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Cowan v. Richard

United States District Court, N.D. Ohio, Eastern Division

April 16, 2019

DARRELL LYNN COWAN, Petitioner,
v.
RHONDA RICHARD, WARDEN, Defendant.

          SARA LIOI JUDGE.

          REPORT & RECOMMENDATION

          Thomas M. Parker United States Magistrate Judge.

         I. Introduction

         Currently before me is the petition of Darrell Lynn Cowan, Ohio Inmate #699-979, for a writ of habeas corpus under 28 U.S.C. § 2254.[1] Respondent filed an answer/return of writ.[2] The matter was automatically referred for preparation of a report and recommendation on June 30, 2017.

         On April 10, 2014, an Ohio jury found Cowan guilty of aggravated trafficking in drugs. On April 15, 2014, Cowan was sentenced to serve a prison term of 11 years.[3] Cowan is currently incarcerated at the Madison Correctional Institution.[4]

         Cowan's petition raises two grounds for relief.[5] On October 6, 2017, respondent filed a return of writ. Cowan filed a traverse on January 11, 2018 and respondent filed a sur-reply to the traverse on January 26, 2018. Because Cowan's grounds for relief are untimely, procedurally defaulted, lacking merit and/or present only noncognizable issues, I recommended that his petition be DISMISSED with prejudice.

         II. Procedural History

         A. Original Proceedings Leading to Conviction

         On September 18, 2013, Cowan was indicted on one count of aggravated trafficking in violation of Ohio Rev. Code § 2925.03(C)(1)(f) with a major drug offender specification and a forfeiture of money specification. ECF Doc. 8-1 at 46-48. An attorney was appointed to represent Cowan. Before trial, Cowan sent a letter to the trial court requesting that his counsel be replaced. ECF Doc. 8-2 at 284-285. The trial court denied Cowan's request in a judgment entry and order dated April 7, 2014. ECF Doc. 8-1 at 50-51.

         Prior to trial, the state moved to amend the indictment to “reflect a SCHEDULE II, rather than a I as indicted.” ECF Doc. 8-1 at 52. Cowan did not object and the trial court granted the motion on April 14, 2014. ECF Doc. 8-1 at 54.

         The case went to trial. When the state rested, Cowan's attorney moved for acquittal under Ohio Crim. R. 29. ECF Doc. 8-1 at 55. He renewed the motion after resting defendant's case. Id. The court granted defendant's request for a jury instruction on the affirmative defense of duress. ECF Doc. 8-1 at 68-69. The jury found Cowan guilty on the sole charge, with the additional finding of a sufficient weight of drugs necessary to support the major drug offender specification and the forfeiture specification. ECF Doc. 8-1 at 76-78. The trial court sentenced Cowan to a mandatory 11 year prison term. ECF Doc. 8-1 at 79-81.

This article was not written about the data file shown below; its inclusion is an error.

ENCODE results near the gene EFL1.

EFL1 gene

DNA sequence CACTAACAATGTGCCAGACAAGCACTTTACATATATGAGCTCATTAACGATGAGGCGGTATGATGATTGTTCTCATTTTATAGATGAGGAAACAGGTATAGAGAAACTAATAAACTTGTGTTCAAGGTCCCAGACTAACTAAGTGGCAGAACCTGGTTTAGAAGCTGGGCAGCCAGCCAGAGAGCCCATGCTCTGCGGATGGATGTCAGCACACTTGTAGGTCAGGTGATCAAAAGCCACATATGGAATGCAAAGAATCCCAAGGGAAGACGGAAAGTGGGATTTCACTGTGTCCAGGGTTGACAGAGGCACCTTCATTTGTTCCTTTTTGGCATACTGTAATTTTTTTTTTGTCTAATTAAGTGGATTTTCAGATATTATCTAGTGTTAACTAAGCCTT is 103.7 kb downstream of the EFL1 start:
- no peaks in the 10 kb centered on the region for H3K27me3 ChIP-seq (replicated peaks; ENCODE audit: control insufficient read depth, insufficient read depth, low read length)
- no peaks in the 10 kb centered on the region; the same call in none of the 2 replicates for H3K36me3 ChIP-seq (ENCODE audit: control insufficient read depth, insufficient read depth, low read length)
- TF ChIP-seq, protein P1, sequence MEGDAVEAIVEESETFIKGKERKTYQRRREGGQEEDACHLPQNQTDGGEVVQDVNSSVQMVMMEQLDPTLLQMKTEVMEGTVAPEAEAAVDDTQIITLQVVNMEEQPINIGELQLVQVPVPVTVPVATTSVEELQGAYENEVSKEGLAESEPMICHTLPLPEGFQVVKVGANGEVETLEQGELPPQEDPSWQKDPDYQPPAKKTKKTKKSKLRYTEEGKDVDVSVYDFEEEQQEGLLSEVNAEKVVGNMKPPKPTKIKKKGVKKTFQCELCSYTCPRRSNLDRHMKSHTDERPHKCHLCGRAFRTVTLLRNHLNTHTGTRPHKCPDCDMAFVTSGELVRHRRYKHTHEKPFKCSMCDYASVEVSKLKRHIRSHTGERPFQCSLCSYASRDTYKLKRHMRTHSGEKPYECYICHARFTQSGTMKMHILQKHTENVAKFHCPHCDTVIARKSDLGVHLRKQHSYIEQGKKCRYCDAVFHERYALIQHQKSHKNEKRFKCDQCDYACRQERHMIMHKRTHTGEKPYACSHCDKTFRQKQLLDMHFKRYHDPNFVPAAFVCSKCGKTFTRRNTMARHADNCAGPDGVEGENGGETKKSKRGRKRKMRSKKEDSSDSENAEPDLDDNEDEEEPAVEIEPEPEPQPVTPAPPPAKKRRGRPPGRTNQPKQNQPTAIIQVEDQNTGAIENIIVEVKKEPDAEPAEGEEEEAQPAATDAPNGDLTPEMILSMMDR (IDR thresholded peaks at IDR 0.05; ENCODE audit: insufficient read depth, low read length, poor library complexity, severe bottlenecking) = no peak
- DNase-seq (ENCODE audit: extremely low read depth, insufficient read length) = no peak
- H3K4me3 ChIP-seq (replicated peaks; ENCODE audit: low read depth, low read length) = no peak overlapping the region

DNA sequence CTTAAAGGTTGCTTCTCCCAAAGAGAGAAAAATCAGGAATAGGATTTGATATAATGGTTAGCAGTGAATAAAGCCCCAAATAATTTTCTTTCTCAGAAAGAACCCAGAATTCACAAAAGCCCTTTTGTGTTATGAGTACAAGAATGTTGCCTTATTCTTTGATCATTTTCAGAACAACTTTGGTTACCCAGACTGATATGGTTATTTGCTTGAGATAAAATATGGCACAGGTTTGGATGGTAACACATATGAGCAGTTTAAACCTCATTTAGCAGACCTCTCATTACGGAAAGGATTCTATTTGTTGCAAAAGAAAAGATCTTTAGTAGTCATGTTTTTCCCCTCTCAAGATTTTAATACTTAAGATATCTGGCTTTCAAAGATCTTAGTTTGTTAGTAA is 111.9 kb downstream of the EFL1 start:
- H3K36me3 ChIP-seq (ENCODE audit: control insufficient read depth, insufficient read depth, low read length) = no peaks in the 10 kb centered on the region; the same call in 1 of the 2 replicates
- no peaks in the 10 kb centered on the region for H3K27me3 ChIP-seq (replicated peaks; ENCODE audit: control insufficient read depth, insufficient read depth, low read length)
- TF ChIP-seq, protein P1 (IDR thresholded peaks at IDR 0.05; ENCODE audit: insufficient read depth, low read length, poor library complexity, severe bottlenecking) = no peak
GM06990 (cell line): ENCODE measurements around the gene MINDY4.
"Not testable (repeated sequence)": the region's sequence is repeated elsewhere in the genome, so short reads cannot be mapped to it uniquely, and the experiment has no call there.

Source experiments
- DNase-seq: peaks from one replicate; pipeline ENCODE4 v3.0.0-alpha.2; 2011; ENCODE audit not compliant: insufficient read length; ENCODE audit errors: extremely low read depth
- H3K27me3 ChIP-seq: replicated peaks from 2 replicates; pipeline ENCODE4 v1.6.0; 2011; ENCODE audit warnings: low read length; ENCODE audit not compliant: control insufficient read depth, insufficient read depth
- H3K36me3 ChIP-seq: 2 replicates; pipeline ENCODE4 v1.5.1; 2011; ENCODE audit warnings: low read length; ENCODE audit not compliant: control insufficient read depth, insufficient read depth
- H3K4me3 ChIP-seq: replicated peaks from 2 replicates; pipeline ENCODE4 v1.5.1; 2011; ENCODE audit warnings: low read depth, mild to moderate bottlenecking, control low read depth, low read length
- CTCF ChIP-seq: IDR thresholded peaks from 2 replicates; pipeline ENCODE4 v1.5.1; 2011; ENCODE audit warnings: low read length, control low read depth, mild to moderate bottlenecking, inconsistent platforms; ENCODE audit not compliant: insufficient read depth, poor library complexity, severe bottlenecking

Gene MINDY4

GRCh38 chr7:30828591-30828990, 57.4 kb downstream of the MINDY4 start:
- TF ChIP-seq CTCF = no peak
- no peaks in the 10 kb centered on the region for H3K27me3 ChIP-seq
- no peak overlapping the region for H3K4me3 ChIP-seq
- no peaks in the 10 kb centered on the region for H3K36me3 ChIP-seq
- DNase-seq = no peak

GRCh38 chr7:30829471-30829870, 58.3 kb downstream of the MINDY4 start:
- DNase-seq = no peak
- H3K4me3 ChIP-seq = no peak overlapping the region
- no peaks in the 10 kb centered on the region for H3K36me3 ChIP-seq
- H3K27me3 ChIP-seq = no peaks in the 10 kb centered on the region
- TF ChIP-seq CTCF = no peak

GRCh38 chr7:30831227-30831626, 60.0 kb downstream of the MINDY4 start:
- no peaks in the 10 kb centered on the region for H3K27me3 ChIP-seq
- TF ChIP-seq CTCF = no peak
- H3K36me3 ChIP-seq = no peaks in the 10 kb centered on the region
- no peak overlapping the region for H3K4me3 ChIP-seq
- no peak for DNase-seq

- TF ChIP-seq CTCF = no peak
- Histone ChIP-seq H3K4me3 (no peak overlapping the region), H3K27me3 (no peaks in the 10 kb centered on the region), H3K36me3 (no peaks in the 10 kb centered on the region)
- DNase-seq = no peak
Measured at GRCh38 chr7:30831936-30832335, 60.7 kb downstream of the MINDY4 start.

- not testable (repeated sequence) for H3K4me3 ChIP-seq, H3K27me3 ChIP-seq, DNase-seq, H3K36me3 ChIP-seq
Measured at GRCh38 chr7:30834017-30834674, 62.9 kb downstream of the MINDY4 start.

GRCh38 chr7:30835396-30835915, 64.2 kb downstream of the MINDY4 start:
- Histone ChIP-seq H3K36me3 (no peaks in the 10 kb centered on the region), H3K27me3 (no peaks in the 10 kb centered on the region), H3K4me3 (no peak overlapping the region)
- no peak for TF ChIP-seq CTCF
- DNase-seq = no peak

B. Direct Appeal

         The trial court appointed new counsel to represent Cowan on appeal. ECF Doc. 8-1 at 83. Cowan filed a notice of appeal with the Sixth District Court of Appeals on April 30, 2014. ECF Doc. 8-1 at 85. Cowan raised the following assignments of error on direct appeal:

FIRST ASSIGNMENT OF ERROR: The Appellant was denied his right to counsel as guaranteed by the United States and Ohio Constitutions when the court did not grant trial counsel's motion to withdraw.
SECOND ASSIGNMENT OF ERROR: The trial court abused its discretion in denying trial counsel's motion to withdraw as counsel.
THIRD ASSIGNMENT OF ERROR: Appellant's conviction is against the manifest weight of the evidence.
FOURTH ASSIGNMENT OF ERROR: The trial court abused its discretion when it allowed the admission of evidence in violation of Evid. R. 609 over trial counsel's objection.

ECF Doc. 8-1 at 88. The court of appeals affirmed the trial court's judgment on May 29, 2015. ECF Doc. 8-1 at 135-146.

         On July 13, 2015, Cowan filed a pro se appeal notice in the Ohio Supreme Court. ECF Doc. 8-1 at 147. Cowan's memorandum in support of jurisdiction asserted the following propositions of law:

PROPOSITION OF LAW I: The appellant was denied his right to effective counsel as guaranteed by the U.S. and Ohio Constitutions where trial counsel did not present or pursue existing evidence proving appellant's family was under continuous and serious threat nor presenting that despite prior felony, appellant did not carry a gun - a requirement indicative of a member of a vicious Mexican drug cartel.
PROPOSITION OF LAW II: The felony trial court has no proof that defendant is a member of the Mexican drug cartel; they fail to disprove ongoing distress against Appellant's family, nor does the trial court have jurisdiction to find appellant a member of a violent Mexican drug cartel as this appellant's Sixth Amendment right to be informed by indictment of this issues has been violated. The court cannot enhance or determine charges against the appellant without that issue having been determined by a jury.

ECF Doc. 8-1 at 150. On September 30, 2015, the Ohio Supreme Court declined jurisdiction and denied leave to appeal. ECF Doc. 8-1 at 175. No. further action was taken on Cowan's direct appeal.

         C. Post-Conviction Relief

         While his direct appeal was pending, Cowan filed a pro se petition for post-conviction relief on November 10, 2014, raising three grounds for relief:

GROUND FOR RELIEF I: ineffective assistance of counsel;
GROUND FOR RELIEF II: Cowan was disadvantaged by judicial prejudicial action; and
GROUND FOR RELIEF III: inadequate jury instructions presented only for finding of guilty as a major drug supplier with no alternative that the defendant was only a mule pressed into service by the vicious threats of a cartel.